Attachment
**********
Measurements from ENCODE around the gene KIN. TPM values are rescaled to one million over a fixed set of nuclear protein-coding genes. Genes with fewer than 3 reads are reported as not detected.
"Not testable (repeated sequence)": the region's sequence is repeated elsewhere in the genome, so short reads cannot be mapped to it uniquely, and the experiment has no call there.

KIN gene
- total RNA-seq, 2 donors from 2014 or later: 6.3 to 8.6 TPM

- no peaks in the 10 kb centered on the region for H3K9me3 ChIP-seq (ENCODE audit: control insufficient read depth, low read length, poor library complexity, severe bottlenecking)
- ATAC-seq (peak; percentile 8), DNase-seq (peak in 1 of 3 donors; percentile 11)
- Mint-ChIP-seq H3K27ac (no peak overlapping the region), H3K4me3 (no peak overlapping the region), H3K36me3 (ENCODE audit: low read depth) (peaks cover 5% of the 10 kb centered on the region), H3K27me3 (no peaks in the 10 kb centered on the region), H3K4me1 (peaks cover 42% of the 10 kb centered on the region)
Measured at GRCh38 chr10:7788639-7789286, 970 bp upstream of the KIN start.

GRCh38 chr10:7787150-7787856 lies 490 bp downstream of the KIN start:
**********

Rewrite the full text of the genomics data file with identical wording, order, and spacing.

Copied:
Measurements from ENCODE around the gene KIN. TPM values are rescaled to one million over a fixed set of nuclear protein-coding genes. Genes with fewer than 3 reads are reported as not detected.
"Not testable (repeated sequence)": the region's sequence is repeated elsewhere in the genome, so short reads cannot be mapped to it uniquely, and the experiment has no call there.

KIN gene
- total RNA-seq, 2 donors from 2014 or later: 6.3 to 8.6 TPM

- no peaks in the 10 kb centered on the region for H3K9me3 ChIP-seq (ENCODE audit: control insufficient read depth, low read length, poor library complexity, severe bottlenecking)
- ATAC-seq (peak; percentile 8), DNase-seq (peak in 1 of 3 donors; percentile 11)
- Mint-ChIP-seq H3K27ac (no peak overlapping the region), H3K4me3 (no peak overlapping the region), H3K36me3 (ENCODE audit: low read depth) (peaks cover 5% of the 10 kb centered on the region), H3K27me3 (no peaks in the 10 kb centered on the region), H3K4me1 (peaks cover 42% of the 10 kb centered on the region)
Measured at GRCh38 chr10:7788639-7789286, 970 bp upstream of the KIN start.

GRCh38 chr10:7787150-7787856 lies 490 bp downstream of the KIN start: